Enthusiastic investors are generating a huge price increase in Chicago Bridge & Iron N.V.'s (CBI) shares after the Delaware Supreme Court ruled on Tuesday, June 27, that the company does not owe a $2 billion payment to Westinghouse Electric Co. LLC related to its Dec. 31, 2015, purchase of Chicago Bridge's subsidiary CB&I Stone & Webster Inc., which builds nuclear power plants.
CB&I's shares rose $5.62, or 39%, to $20.02 at 4 p.m.
"We are very pleased with the Delaware Supreme Court's decision, which vindicates our position that Westinghouse's $2 billion claim was without merit under the (purchase) agreement," CB&I's CEO Philip K. Asherman said in a Tuesday company statement.
Westinghouse on Dec. 5 had won a favorable ruling from the Delaware Court of Chancery, which said that CB&I owed Westinghouse $2 billion, based on a challenge to the accounting practices used for the financials for the contractual true up on the final purchase price of the CB&I sale.
CB&I appealed the Court of Chancery opinion to the Delaware Supreme Court, asserting that the court had erred in interpreting the parties' purchase agreement.
In the Delaware Supreme Court's opinion, Chief Justice Leo E. Strine Jr. asserted that "the Court of Chancery failed to give adequate weight to the structure of the purchase agreement and the subordinate and confined purpose of the true up. Strine wrote that the Court of Chancery erred in reading the true up as unlimited in scope. He asserted that the true-up is based on a limited scope in the time between the signing and closing of the agreement.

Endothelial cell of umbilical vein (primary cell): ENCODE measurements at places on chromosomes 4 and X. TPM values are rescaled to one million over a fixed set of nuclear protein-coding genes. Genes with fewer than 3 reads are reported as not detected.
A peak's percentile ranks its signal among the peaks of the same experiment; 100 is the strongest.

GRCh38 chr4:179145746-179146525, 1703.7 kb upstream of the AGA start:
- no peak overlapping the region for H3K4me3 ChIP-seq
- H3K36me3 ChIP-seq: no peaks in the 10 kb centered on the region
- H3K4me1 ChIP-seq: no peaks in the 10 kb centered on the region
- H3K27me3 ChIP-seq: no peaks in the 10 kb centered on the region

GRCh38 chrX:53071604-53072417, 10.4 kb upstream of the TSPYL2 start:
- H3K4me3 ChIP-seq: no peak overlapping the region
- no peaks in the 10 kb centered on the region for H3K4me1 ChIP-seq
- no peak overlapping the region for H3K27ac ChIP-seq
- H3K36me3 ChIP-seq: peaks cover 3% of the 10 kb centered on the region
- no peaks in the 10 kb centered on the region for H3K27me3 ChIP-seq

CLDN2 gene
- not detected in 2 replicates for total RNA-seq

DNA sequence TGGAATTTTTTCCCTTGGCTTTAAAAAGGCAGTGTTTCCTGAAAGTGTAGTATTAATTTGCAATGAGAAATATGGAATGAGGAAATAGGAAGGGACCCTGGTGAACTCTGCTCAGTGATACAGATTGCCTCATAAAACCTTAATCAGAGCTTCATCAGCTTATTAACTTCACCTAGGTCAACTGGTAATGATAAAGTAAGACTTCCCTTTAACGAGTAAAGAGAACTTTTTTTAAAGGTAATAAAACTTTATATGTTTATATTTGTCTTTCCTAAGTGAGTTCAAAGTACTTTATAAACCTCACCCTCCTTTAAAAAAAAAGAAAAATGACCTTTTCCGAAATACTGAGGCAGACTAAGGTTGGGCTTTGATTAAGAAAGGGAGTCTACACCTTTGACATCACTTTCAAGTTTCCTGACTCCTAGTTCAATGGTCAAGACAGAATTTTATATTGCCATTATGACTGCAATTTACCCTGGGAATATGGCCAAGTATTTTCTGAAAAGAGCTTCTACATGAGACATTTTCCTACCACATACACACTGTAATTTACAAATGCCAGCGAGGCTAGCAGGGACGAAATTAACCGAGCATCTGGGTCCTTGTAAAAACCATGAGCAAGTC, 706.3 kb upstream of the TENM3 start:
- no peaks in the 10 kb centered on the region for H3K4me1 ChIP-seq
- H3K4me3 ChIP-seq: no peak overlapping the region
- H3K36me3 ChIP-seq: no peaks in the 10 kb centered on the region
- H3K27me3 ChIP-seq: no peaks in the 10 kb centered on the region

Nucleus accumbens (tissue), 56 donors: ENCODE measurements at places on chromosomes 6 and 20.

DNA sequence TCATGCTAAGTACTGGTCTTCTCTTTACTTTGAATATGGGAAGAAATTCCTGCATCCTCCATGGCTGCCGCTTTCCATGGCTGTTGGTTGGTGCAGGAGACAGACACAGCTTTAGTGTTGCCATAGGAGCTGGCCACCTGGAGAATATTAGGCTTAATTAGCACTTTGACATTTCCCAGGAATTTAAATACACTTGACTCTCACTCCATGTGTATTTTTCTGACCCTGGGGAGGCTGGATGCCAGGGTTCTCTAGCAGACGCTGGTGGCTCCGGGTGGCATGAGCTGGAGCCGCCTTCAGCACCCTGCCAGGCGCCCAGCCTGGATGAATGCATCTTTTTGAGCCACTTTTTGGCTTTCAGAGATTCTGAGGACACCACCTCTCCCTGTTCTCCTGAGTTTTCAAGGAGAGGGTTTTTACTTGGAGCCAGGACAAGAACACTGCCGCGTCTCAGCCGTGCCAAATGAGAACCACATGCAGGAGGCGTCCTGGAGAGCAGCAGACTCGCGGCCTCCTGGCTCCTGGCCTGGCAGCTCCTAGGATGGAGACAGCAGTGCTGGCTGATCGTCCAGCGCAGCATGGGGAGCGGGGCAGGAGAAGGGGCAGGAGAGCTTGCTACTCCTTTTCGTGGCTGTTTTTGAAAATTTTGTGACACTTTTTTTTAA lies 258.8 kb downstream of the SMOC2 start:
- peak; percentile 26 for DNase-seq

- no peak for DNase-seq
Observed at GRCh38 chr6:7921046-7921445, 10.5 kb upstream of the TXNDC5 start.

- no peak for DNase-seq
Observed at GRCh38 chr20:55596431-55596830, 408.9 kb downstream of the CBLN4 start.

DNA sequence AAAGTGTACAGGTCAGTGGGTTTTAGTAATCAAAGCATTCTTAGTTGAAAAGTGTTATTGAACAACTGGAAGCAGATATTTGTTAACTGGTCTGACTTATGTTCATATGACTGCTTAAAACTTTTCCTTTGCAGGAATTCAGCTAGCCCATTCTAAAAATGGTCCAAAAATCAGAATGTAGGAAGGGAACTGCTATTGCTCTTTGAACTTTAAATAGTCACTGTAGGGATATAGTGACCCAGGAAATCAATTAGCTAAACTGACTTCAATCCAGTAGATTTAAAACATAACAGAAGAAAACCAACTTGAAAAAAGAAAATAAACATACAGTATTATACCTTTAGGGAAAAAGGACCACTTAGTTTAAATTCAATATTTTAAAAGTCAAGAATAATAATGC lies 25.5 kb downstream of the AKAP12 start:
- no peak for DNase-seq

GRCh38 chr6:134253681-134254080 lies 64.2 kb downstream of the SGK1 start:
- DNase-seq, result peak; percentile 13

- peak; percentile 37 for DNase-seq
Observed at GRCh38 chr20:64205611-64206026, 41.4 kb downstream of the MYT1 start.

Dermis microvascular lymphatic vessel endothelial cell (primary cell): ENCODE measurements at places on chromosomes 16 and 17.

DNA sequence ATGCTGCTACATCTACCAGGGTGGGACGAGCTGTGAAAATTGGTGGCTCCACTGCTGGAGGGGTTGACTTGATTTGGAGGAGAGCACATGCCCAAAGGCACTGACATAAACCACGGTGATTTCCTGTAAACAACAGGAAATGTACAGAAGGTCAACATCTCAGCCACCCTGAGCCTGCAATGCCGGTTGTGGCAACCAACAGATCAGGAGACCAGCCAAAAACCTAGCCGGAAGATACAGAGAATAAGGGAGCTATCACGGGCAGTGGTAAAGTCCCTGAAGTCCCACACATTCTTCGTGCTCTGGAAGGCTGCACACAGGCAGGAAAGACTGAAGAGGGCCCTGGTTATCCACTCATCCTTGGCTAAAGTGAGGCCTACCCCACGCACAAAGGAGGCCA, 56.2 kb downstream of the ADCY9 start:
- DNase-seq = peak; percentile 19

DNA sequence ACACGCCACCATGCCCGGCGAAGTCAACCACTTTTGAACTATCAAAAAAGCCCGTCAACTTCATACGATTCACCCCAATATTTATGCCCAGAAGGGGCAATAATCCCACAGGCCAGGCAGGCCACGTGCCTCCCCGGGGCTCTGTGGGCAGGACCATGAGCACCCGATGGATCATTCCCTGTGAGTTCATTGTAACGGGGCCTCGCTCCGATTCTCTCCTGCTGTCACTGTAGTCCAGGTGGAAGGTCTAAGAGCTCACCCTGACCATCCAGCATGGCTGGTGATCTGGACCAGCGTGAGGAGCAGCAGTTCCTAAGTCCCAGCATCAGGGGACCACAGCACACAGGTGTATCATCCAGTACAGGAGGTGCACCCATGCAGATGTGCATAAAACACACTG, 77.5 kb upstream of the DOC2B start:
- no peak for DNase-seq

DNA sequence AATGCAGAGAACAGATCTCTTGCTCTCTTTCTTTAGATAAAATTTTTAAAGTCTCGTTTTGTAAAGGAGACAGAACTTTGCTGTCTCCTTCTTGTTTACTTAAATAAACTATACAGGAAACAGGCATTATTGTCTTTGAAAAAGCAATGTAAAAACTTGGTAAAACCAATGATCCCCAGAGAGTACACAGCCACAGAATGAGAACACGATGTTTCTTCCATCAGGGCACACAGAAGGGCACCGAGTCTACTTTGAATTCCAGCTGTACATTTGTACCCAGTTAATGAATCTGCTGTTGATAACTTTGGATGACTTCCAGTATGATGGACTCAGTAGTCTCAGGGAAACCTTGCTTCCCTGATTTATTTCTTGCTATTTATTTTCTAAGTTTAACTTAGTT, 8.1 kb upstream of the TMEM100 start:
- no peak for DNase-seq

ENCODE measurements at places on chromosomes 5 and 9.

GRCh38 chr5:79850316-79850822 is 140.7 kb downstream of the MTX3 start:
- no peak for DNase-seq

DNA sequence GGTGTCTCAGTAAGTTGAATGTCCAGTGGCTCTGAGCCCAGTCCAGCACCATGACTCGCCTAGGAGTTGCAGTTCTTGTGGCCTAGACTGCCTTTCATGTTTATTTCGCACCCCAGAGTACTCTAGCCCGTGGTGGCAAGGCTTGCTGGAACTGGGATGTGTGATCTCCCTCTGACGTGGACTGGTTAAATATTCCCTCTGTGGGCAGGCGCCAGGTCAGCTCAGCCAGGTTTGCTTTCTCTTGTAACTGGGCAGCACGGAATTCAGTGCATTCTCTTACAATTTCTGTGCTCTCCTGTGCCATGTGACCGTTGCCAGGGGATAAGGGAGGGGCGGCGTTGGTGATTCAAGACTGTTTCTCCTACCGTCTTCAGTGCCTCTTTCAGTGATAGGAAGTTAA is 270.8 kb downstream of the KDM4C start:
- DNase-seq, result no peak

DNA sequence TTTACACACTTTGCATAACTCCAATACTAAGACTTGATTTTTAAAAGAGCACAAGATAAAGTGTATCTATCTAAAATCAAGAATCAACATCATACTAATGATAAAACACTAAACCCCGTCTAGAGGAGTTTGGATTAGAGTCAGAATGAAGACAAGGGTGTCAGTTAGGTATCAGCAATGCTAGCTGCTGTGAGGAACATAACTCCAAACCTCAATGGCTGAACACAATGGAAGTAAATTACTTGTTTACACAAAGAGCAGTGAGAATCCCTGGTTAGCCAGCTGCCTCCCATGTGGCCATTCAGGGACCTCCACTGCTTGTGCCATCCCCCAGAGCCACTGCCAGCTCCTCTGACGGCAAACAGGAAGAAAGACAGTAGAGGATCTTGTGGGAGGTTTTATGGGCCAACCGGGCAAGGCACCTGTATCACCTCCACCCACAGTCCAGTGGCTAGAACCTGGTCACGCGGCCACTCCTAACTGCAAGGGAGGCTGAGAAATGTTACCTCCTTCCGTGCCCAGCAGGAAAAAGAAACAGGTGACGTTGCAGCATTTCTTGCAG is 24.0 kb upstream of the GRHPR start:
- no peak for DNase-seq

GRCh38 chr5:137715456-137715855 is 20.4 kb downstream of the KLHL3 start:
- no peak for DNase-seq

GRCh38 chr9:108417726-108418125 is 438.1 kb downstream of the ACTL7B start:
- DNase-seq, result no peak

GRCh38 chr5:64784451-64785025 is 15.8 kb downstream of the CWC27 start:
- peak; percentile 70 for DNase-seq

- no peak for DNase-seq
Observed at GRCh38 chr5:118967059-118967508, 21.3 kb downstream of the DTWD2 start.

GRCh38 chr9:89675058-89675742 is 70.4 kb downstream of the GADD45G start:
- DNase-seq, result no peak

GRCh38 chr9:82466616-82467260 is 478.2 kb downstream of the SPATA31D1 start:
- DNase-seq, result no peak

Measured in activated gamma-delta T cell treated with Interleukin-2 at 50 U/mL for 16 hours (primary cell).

CB&I is a provider of technology and infrastructure for the energy industry. Its former subsidiary CB&I Stone is an engineering and construction firm focusing on power generation projects. The former parent purchased CB&I Stone's predecessor Stone and Webster in 2013.
Westinghouse, which designs nuclear power plants, in 2008 teamed with Stone and Webster on nuclear power plant projects in Georgia and South Carolina. These would be the first nuclear power plants to be built in the U.S.in over 30 years.
The two nuclear plants' construction was approved by regulators in 2012, but the projects have suffered from delays and material cost overruns. The problems led to disagreements between CB&I and Westinghouse, which led to Westinghouse purchasing the CB&I subsidiary and the CB&I parent exiting the nuclear project business, according to court papers.